• 168. To remove any other documentation that was installed, execute the following command: pkgrm -n IMXSDD2XX where XX is one of the following: v EE for Spanish v JJ for Japanese v KK for Korean v ZC for Chinese (China) v ZT for Chinese (Taiwan) The uninstall scripts will try to remove all the components that were installed with the relevant component. However, other products may depend on some of these components. In that case, uninstallation of the relevant components will be skipped and the screen output will reflect this. Installing IM Scoring on Windows systems Before you install IM Scoring on a Windows system, ensure that your system meets the prerequisites. Prerequisites for Windows systems The prerequisites that your Windows system must meet for installing IM Scoring are as follows: Disk space v To install IM Scoring or IM Scoring Java Beans: 40 MB of additional disk space v To install IM Scoring, IM Scoring Java Beans, and IM Modeling: 50 MB RAM At least 256 MB RAM Operating system Windows NT 4.0 SP6a Windows 2000 SP2 or higher Windows XP JDK For IM Scoring Java Beans: JDK 1.3 or higher Database DB2 UDB Version 7.2 Fixpack 7, or DB2 UDB Version 8 To download DB2 fixpacks, go to: http://www.ibm.com/software/data/db2/udb/support.html Appendix A. Installing IM Scoring 153
  • 169. If you do not have a DB2 database, you can use the IM Scoring Java Beans installation. Installing IM Scoring Note: IM Scoring for Windows includes Microsoft® Windows Installer (MSWI). If your operating system does not yet have MSWI installed or uses an older version, the automatic installation process installs MSWI as the first step. This requires you to restart Windows. IM Scoring V8 cannot coexist with IM Scoring V7 on the same machine. When you install IM Scoring V8, IM Scoring V7 is automatically uninstalled. To install IM Scoring on a Windows system: 1. Change to the WIN32 directory on the IM Scoring CD-ROM. 2. Run the setup.exe file. 3. Follow the installation instructions. IM Scoring includes a multilingual globalized installation. You can choose the language you want to use during the installation. Regardless of the language you select, IM Scoring is installed with support and translated messages for all supported languages. You can install the following features: Scoring: User-defined functions for DB2 This feature contains the shared libraries that implement the DB2 user-defined functions for the DB2 database server. It also contains a command line interface to convert IM for Data Version 6 result files to the standardized PMML format used by IM Scoring. Install this feature on the database server where the database is located on which you want to run the scoring functions. Scoring: Samples This feature contains data to populate a sample database as well as a sample Clustering model to apply scoring functions to a database. It also contains other samples that show how to migrate IM Scoring V7 databases. PMML conversion utilities (server) Install this feature on the IM for Data Version 6 server. With this feature installed on the server and the PMML conversion utilities (client) feature installed on the client, PMML conversion is possible. You can convert IM for Data Version 6 results to the standardized PMML format from the IM for Data Version 6 GUI. This feature is also available for the IM Scoring Java Beans installation. 154 Administration and Programming for DB2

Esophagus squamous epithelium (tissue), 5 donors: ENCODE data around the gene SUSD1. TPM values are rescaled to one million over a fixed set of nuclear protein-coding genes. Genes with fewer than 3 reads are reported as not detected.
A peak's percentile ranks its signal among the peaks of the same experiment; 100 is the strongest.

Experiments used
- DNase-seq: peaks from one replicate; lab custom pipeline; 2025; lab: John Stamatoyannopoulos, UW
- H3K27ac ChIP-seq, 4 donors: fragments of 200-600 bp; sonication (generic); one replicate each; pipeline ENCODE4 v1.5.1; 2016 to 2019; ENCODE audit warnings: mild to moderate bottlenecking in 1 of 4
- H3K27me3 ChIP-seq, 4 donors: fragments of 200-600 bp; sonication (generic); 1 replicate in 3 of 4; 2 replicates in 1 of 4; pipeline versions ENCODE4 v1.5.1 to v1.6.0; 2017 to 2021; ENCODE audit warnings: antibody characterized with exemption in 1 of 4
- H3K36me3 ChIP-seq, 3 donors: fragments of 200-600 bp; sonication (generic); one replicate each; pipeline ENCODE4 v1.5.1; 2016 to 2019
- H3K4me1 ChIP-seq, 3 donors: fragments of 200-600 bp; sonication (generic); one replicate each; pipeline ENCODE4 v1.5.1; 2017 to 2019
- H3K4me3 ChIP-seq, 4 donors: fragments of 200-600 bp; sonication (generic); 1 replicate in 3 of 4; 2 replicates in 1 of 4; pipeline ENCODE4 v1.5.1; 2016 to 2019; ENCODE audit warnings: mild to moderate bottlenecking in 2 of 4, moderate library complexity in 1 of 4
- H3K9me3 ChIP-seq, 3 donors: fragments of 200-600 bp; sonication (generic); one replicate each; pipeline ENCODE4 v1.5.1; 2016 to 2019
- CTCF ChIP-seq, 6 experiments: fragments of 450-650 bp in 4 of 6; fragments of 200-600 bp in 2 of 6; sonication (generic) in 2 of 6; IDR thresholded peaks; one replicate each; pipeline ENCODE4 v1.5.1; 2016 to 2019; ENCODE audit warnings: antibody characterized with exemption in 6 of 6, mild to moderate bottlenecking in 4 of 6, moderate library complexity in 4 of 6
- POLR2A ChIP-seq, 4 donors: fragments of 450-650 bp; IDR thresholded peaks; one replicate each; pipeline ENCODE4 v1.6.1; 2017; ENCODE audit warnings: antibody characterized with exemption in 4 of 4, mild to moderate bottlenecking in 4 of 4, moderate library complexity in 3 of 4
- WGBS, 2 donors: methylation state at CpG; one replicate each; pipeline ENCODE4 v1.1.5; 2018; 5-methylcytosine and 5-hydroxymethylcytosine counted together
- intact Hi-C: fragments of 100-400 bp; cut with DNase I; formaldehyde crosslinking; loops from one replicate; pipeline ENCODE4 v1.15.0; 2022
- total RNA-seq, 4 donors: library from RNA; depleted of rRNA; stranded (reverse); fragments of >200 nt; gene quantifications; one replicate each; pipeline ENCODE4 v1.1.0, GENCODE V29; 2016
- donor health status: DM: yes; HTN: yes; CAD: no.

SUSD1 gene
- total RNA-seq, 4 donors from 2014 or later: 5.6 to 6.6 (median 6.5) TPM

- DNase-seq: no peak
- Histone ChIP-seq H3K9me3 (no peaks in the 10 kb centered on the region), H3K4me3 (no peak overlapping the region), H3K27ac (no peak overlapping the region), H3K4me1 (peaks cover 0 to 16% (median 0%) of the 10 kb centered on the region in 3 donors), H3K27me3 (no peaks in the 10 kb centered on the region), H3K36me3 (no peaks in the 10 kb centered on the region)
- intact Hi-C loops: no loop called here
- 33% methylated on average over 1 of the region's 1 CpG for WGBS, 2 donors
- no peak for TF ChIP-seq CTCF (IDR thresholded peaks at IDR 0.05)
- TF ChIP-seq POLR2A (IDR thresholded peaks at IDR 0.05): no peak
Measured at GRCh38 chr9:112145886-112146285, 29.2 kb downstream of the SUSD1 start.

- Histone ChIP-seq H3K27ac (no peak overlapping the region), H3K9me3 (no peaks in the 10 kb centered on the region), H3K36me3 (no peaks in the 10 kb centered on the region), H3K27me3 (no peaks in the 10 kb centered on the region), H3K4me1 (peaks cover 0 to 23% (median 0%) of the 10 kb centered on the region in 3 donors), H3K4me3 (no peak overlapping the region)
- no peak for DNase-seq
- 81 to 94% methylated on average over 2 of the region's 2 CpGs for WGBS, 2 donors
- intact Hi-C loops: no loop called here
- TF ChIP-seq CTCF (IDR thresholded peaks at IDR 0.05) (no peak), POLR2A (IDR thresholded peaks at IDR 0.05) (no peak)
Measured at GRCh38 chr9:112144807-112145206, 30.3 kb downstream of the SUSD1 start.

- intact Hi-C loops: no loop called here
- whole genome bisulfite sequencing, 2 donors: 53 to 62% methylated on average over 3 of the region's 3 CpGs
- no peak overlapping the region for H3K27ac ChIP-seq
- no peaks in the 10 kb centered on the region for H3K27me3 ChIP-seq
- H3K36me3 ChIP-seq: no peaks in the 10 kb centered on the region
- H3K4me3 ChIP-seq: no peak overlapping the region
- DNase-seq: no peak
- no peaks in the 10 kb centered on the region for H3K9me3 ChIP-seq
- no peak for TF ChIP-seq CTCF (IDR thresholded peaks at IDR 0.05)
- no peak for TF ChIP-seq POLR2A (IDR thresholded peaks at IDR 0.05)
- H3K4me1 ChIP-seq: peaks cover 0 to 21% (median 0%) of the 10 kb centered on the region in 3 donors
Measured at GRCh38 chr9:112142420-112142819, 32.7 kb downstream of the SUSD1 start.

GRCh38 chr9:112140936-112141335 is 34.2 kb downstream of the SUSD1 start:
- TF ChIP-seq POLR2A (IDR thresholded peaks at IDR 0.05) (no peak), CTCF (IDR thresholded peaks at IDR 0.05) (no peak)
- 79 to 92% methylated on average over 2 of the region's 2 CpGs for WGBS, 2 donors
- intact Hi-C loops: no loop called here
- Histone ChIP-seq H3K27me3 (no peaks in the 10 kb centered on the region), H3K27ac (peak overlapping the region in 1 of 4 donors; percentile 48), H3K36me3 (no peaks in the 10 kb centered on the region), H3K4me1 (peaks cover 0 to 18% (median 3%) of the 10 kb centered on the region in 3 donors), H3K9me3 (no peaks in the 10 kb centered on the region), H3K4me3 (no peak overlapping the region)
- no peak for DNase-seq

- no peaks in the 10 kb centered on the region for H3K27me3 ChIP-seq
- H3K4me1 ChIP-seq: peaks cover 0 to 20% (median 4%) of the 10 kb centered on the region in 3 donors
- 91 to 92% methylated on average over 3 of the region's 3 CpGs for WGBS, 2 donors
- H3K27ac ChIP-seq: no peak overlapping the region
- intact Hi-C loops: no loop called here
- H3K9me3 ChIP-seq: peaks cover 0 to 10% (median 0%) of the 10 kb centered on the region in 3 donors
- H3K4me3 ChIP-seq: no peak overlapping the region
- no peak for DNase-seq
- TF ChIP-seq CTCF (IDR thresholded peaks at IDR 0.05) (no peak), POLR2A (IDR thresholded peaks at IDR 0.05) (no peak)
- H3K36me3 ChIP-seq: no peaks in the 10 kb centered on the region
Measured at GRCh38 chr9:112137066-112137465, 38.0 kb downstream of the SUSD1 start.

• 170. PMML conversion utilities (client) Install this feature on the IM for Data Version 6 client. It adds entries to the client tool registration file idmcsctr.dat to invoke PMML conversion on version 6 result files. The actual conversion runs on the IM for Data server. This feature is also available for IM Scoring Java Beans installation. IM Scoring Java Beans This feature contains IM Scoring Java Beans, which enables you to score a single data record in a Java application given a PMML model. This can be used to integrate scoring in e-business applications, for example, for real-time scoring in customer relationship management (CRM) systems. This feature is also available for the IM Scoring Java Beans installation. Java Beans samples This feature contains Java sample programs for IM Scoring Java Beans. To use the sample, you need a Java Development Kit (JDK). This feature is also available for the IM Scoring Java Beans installation. Online documentation: Scoring This feature contains the online manuals as PDF and HTML files. In the subfeatures, you can select one of the languages that are available. This feature is also available for the IM Scoring Java Beans installation. The default installation path is <Program Files>IBMIMinerX. You can change that path if this is the first product you are installing from the Intelligent Miner extender product family. Otherwise, the path of the product that is already installed is used. Depending on the features you selected on the feature selection dialog, the following installations and updates are performed: v Scoring functions are written to the directory <install path>bin, where <install path> is the directory where IM Scoring is installed. By default, the scoring functions are enabled if DB2 UDB is found during installation. v Sample scripts for the tutorial are written to the following directories: IM Scoring <install path>samplesScoringDB2 Appendix A. Installing IM Scoring 155